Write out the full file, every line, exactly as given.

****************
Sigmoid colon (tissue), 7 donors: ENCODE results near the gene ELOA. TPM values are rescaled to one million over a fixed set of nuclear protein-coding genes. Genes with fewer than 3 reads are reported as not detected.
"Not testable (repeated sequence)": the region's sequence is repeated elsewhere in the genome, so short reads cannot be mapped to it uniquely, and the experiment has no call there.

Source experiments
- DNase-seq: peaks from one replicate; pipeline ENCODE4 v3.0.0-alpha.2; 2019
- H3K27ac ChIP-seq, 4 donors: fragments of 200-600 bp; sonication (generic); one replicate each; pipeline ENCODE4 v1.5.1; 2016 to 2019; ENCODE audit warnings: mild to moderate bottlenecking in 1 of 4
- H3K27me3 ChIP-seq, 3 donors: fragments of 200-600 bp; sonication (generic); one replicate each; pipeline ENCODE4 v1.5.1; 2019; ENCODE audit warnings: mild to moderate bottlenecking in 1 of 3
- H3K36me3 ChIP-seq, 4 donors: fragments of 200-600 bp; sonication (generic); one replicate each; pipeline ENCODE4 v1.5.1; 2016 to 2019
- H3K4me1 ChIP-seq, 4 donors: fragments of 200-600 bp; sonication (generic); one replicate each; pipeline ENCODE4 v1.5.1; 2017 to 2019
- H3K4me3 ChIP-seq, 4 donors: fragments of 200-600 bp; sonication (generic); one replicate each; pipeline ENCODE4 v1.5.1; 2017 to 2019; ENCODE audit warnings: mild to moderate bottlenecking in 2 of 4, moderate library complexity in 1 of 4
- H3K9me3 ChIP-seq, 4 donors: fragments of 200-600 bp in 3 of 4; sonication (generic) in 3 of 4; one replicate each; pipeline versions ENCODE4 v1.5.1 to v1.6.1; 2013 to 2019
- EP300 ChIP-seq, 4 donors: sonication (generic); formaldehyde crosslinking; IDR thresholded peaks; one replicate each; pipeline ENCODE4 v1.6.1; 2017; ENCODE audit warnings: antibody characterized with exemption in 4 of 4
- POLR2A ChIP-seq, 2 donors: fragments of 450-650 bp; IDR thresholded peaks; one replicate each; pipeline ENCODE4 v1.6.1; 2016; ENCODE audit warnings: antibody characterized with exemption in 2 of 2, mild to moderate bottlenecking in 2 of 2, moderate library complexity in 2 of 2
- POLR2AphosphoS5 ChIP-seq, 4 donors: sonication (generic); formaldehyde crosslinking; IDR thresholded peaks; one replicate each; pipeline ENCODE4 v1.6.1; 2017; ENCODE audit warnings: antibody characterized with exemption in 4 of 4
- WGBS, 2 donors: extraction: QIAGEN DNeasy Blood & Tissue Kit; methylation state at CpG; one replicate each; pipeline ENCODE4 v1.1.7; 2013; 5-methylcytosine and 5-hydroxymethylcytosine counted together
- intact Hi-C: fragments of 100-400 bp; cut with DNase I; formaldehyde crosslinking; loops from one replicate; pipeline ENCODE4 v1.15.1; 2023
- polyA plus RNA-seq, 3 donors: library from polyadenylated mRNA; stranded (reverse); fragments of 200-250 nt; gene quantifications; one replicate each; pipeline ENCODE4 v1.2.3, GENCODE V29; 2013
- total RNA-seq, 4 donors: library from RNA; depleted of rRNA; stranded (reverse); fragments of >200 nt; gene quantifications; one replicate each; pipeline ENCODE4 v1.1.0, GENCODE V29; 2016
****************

Sigmoid colon (tissue), 7 donors: ENCODE results near the gene ELOA. TPM values are rescaled to one million over a fixed set of nuclear protein-coding genes. Genes with fewer than 3 reads are reported as not detected.
"Not testable (repeated sequence)": the region's sequence is repeated elsewhere in the genome, so short reads cannot be mapped to it uniquely, and the experiment has no call there.

Source experiments
- DNase-seq: peaks from one replicate; pipeline ENCODE4 v3.0.0-alpha.2; 2019
- H3K27ac ChIP-seq, 4 donors: fragments of 200-600 bp; sonication (generic); one replicate each; pipeline ENCODE4 v1.5.1; 2016 to 2019; ENCODE audit warnings: mild to moderate bottlenecking in 1 of 4
- H3K27me3 ChIP-seq, 3 donors: fragments of 200-600 bp; sonication (generic); one replicate each; pipeline ENCODE4 v1.5.1; 2019; ENCODE audit warnings: mild to moderate bottlenecking in 1 of 3
- H3K36me3 ChIP-seq, 4 donors: fragments of 200-600 bp; sonication (generic); one replicate each; pipeline ENCODE4 v1.5.1; 2016 to 2019
- H3K4me1 ChIP-seq, 4 donors: fragments of 200-600 bp; sonication (generic); one replicate each; pipeline ENCODE4 v1.5.1; 2017 to 2019
- H3K4me3 ChIP-seq, 4 donors: fragments of 200-600 bp; sonication (generic); one replicate each; pipeline ENCODE4 v1.5.1; 2017 to 2019; ENCODE audit warnings: mild to moderate bottlenecking in 2 of 4, moderate library complexity in 1 of 4
- H3K9me3 ChIP-seq, 4 donors: fragments of 200-600 bp in 3 of 4; sonication (generic) in 3 of 4; one replicate each; pipeline versions ENCODE4 v1.5.1 to v1.6.1; 2013 to 2019
- EP300 ChIP-seq, 4 donors: sonication (generic); formaldehyde crosslinking; IDR thresholded peaks; one replicate each; pipeline ENCODE4 v1.6.1; 2017; ENCODE audit warnings: antibody characterized with exemption in 4 of 4
- POLR2A ChIP-seq, 2 donors: fragments of 450-650 bp; IDR thresholded peaks; one replicate each; pipeline ENCODE4 v1.6.1; 2016; ENCODE audit warnings: antibody characterized with exemption in 2 of 2, mild to moderate bottlenecking in 2 of 2, moderate library complexity in 2 of 2
- POLR2AphosphoS5 ChIP-seq, 4 donors: sonication (generic); formaldehyde crosslinking; IDR thresholded peaks; one replicate each; pipeline ENCODE4 v1.6.1; 2017; ENCODE audit warnings: antibody characterized with exemption in 4 of 4
- WGBS, 2 donors: extraction: QIAGEN DNeasy Blood & Tissue Kit; methylation state at CpG; one replicate each; pipeline ENCODE4 v1.1.7; 2013; 5-methylcytosine and 5-hydroxymethylcytosine counted together
- intact Hi-C: fragments of 100-400 bp; cut with DNase I; formaldehyde crosslinking; loops from one replicate; pipeline ENCODE4 v1.15.1; 2023
- polyA plus RNA-seq, 3 donors: library from polyadenylated mRNA; stranded (reverse); fragments of 200-250 nt; gene quantifications; one replicate each; pipeline ENCODE4 v1.2.3, GENCODE V29; 2013
- total RNA-seq, 4 donors: library from RNA; depleted of rRNA; stranded (reverse); fragments of >200 nt; gene quantifications; one replicate each; pipeline ENCODE4 v1.1.0, GENCODE V29; 2016